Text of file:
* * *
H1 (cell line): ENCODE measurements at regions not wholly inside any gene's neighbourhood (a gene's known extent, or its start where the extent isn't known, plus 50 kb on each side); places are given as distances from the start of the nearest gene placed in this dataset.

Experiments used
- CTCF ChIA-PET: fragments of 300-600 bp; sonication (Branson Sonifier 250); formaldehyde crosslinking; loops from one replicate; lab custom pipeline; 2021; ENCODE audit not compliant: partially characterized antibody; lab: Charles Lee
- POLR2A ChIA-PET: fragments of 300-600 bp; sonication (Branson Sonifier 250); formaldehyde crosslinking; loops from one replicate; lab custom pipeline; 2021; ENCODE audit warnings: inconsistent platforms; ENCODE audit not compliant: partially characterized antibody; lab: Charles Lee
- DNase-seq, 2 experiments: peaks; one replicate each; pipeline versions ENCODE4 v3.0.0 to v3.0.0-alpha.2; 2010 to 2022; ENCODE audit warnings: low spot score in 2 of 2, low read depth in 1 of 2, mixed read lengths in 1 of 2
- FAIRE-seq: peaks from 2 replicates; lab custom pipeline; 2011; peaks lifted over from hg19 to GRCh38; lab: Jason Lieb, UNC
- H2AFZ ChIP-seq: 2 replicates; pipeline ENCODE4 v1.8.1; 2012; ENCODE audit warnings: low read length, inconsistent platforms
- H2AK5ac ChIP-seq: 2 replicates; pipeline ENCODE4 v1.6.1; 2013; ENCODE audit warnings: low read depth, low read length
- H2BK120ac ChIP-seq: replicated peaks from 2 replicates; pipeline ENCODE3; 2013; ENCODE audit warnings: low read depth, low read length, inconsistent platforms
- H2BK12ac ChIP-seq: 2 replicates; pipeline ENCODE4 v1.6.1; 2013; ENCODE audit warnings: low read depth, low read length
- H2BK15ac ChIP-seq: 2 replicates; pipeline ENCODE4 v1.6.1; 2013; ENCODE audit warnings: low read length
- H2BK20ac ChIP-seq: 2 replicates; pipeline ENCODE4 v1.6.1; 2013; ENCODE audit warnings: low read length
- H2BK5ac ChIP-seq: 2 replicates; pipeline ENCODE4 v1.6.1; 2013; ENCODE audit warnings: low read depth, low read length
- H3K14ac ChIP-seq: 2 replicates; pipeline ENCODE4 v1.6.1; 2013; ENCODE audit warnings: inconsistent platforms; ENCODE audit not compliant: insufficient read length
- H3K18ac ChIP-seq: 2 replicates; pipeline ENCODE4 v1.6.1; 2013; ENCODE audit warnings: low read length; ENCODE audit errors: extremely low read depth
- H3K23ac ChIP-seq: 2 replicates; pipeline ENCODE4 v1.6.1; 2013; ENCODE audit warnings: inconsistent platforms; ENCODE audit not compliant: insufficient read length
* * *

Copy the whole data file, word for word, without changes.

H1 (cell line): ENCODE measurements at regions not wholly inside any gene's neighbourhood (a gene's known extent, or its start where the extent isn't known, plus 50 kb on each side); places are given as distances from the start of the nearest gene placed in this dataset.

Experiments used
- CTCF ChIA-PET: fragments of 300-600 bp; sonication (Branson Sonifier 250); formaldehyde crosslinking; loops from one replicate; lab custom pipeline; 2021; ENCODE audit not compliant: partially characterized antibody; lab: Charles Lee
- POLR2A ChIA-PET: fragments of 300-600 bp; sonication (Branson Sonifier 250); formaldehyde crosslinking; loops from one replicate; lab custom pipeline; 2021; ENCODE audit warnings: inconsistent platforms; ENCODE audit not compliant: partially characterized antibody; lab: Charles Lee
- DNase-seq, 2 experiments: peaks; one replicate each; pipeline versions ENCODE4 v3.0.0 to v3.0.0-alpha.2; 2010 to 2022; ENCODE audit warnings: low spot score in 2 of 2, low read depth in 1 of 2, mixed read lengths in 1 of 2
- FAIRE-seq: peaks from 2 replicates; lab custom pipeline; 2011; peaks lifted over from hg19 to GRCh38; lab: Jason Lieb, UNC
- H2AFZ ChIP-seq: 2 replicates; pipeline ENCODE4 v1.8.1; 2012; ENCODE audit warnings: low read length, inconsistent platforms
- H2AK5ac ChIP-seq: 2 replicates; pipeline ENCODE4 v1.6.1; 2013; ENCODE audit warnings: low read depth, low read length
- H2BK120ac ChIP-seq: replicated peaks from 2 replicates; pipeline ENCODE3; 2013; ENCODE audit warnings: low read depth, low read length, inconsistent platforms
- H2BK12ac ChIP-seq: 2 replicates; pipeline ENCODE4 v1.6.1; 2013; ENCODE audit warnings: low read depth, low read length
- H2BK15ac ChIP-seq: 2 replicates; pipeline ENCODE4 v1.6.1; 2013; ENCODE audit warnings: low read length
- H2BK20ac ChIP-seq: 2 replicates; pipeline ENCODE4 v1.6.1; 2013; ENCODE audit warnings: low read length
- H2BK5ac ChIP-seq: 2 replicates; pipeline ENCODE4 v1.6.1; 2013; ENCODE audit warnings: low read depth, low read length
- H3K14ac ChIP-seq: 2 replicates; pipeline ENCODE4 v1.6.1; 2013; ENCODE audit warnings: inconsistent platforms; ENCODE audit not compliant: insufficient read length
- H3K18ac ChIP-seq: 2 replicates; pipeline ENCODE4 v1.6.1; 2013; ENCODE audit warnings: low read length; ENCODE audit errors: extremely low read depth
- H3K23ac ChIP-seq: 2 replicates; pipeline ENCODE4 v1.6.1; 2013; ENCODE audit warnings: inconsistent platforms; ENCODE audit not compliant: insufficient read length